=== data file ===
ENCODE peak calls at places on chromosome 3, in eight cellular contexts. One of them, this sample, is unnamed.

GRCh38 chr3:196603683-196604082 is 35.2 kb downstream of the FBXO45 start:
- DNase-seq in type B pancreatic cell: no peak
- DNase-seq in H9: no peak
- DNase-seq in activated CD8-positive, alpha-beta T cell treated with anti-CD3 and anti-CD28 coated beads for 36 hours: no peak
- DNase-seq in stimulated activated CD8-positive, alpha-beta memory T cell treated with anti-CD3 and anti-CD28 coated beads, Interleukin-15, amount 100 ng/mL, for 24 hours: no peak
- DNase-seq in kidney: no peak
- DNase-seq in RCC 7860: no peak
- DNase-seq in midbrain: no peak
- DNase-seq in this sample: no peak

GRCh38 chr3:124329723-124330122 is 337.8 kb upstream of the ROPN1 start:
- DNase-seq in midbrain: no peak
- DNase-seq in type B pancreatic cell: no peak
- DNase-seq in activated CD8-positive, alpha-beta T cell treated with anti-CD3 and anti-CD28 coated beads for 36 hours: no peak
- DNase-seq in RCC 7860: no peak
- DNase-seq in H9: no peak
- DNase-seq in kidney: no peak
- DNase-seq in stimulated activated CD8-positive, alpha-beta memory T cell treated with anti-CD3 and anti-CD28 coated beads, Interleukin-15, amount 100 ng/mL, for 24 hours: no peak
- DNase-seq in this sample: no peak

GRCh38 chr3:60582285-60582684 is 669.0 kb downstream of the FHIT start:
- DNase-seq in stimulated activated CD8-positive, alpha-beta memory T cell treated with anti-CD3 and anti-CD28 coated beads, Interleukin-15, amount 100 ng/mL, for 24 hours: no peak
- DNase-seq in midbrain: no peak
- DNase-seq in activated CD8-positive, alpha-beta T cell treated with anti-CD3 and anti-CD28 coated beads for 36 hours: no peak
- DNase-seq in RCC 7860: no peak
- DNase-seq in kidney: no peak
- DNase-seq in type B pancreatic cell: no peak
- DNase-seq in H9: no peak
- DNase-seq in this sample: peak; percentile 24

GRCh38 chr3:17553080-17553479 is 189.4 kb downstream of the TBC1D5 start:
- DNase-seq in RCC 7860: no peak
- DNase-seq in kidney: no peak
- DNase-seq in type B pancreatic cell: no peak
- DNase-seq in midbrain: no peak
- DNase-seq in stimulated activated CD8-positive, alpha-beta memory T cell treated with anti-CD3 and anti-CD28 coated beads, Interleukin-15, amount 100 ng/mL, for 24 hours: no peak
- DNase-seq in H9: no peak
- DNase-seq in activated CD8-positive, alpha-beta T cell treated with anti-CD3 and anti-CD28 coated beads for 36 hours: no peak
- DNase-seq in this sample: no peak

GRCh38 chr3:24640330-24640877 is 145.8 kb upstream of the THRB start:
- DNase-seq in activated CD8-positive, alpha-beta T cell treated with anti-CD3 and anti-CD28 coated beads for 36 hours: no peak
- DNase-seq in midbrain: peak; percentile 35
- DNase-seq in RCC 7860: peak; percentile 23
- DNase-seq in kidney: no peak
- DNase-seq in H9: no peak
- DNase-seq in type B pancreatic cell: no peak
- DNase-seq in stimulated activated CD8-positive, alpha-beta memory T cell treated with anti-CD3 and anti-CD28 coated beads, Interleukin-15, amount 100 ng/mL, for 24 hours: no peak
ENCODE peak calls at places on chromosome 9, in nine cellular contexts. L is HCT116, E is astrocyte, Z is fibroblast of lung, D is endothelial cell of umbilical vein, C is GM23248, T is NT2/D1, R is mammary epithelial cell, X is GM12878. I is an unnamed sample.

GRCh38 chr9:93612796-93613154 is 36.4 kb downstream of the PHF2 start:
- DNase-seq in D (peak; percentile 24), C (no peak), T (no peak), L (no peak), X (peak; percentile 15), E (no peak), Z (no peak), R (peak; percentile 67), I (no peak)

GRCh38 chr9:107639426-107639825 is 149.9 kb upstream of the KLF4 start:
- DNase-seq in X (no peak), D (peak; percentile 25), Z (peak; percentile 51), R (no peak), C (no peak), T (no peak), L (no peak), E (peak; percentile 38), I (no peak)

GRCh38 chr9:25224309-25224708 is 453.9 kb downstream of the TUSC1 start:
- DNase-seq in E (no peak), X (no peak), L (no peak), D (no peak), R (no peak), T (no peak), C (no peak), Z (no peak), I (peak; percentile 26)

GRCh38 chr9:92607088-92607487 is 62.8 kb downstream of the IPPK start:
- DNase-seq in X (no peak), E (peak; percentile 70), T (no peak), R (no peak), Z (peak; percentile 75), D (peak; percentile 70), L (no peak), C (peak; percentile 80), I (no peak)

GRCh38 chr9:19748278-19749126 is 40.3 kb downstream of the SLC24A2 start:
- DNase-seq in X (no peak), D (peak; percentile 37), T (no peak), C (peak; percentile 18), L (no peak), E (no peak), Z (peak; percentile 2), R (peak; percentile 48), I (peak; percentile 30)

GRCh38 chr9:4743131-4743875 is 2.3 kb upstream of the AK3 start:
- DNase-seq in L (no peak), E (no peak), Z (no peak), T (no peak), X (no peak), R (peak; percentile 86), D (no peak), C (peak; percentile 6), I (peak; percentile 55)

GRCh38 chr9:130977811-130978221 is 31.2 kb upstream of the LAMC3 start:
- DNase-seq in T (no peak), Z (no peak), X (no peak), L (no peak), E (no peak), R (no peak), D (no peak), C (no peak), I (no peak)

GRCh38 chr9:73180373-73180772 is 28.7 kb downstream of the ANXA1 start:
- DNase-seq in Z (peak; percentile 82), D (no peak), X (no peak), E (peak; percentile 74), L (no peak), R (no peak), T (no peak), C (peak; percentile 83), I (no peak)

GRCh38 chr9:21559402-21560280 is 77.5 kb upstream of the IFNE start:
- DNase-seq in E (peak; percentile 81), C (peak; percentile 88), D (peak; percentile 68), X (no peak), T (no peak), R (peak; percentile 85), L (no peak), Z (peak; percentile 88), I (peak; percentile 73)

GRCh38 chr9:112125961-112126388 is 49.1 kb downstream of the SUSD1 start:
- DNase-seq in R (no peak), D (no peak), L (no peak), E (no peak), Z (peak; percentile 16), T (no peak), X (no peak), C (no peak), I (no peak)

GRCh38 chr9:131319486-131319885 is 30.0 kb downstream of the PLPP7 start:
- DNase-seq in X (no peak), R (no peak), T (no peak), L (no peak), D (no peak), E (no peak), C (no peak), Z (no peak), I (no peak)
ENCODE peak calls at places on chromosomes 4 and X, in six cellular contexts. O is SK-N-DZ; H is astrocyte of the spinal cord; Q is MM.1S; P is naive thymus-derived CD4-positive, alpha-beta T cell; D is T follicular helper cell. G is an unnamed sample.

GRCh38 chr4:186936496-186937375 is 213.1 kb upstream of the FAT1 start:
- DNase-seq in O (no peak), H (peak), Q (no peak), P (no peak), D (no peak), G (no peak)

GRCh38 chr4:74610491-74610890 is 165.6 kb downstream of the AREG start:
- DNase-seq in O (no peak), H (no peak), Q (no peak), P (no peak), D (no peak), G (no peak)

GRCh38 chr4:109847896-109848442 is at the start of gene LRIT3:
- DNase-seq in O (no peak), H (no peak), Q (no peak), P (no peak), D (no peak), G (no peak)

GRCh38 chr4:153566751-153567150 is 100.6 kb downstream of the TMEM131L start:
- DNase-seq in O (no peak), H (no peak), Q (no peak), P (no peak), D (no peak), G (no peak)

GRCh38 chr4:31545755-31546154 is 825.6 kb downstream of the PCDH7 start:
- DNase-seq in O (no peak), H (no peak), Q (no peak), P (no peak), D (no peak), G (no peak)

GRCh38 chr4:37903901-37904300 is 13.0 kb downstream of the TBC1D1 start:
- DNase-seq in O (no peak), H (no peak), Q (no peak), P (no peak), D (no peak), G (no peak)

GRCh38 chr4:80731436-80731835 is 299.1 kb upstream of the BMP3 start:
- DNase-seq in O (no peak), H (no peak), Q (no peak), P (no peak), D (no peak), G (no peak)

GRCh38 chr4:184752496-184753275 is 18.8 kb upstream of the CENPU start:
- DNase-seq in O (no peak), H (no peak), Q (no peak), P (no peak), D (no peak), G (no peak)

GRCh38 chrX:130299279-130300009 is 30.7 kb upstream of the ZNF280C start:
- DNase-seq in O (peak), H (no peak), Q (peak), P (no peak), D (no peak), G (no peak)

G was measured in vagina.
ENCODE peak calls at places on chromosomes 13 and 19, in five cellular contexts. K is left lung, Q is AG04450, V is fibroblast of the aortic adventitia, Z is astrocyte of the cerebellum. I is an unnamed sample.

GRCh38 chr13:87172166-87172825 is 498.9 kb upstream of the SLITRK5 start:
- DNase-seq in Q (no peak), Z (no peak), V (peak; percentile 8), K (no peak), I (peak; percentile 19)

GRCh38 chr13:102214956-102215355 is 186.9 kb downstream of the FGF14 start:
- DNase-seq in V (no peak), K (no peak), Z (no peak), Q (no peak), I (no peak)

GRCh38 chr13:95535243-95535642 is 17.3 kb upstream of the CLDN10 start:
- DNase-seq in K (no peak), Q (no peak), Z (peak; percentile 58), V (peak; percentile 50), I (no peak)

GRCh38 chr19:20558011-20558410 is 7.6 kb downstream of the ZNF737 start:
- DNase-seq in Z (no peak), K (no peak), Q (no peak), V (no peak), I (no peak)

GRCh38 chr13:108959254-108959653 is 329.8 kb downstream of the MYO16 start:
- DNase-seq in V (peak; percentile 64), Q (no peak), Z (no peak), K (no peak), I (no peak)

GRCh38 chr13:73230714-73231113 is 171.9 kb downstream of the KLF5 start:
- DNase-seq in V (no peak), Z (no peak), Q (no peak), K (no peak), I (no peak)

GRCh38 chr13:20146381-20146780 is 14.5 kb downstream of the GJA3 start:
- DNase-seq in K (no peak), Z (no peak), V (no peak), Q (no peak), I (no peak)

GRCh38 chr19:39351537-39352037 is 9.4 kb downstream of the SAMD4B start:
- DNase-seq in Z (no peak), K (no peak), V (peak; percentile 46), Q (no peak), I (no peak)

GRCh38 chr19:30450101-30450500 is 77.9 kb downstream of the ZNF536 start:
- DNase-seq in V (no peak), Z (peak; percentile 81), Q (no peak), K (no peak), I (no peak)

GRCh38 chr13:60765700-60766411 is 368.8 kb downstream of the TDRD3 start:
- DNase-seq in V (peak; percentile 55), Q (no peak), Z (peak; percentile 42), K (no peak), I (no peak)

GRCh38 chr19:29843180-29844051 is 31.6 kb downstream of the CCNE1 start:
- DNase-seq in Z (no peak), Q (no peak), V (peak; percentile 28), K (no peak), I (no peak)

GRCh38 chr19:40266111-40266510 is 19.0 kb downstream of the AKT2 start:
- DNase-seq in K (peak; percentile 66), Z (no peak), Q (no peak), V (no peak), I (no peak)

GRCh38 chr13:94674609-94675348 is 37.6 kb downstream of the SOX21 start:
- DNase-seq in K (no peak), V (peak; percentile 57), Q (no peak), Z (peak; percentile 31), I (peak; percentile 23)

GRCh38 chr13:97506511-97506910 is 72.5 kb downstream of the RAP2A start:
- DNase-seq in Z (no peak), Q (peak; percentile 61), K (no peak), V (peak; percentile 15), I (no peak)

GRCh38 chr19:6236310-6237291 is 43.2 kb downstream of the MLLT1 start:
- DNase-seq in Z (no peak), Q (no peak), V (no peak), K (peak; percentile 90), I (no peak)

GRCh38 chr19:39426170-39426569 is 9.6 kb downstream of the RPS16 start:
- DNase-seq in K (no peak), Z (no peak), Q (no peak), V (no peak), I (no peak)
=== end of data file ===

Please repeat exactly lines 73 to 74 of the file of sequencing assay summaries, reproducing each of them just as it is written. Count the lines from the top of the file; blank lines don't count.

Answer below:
- DNase-seq in O (no peak), H (no peak), Q (no peak), P (no peak), D (no peak), G (no peak)

GRCh38 chr4:109847896-109848442 is at the start of gene LRIT3: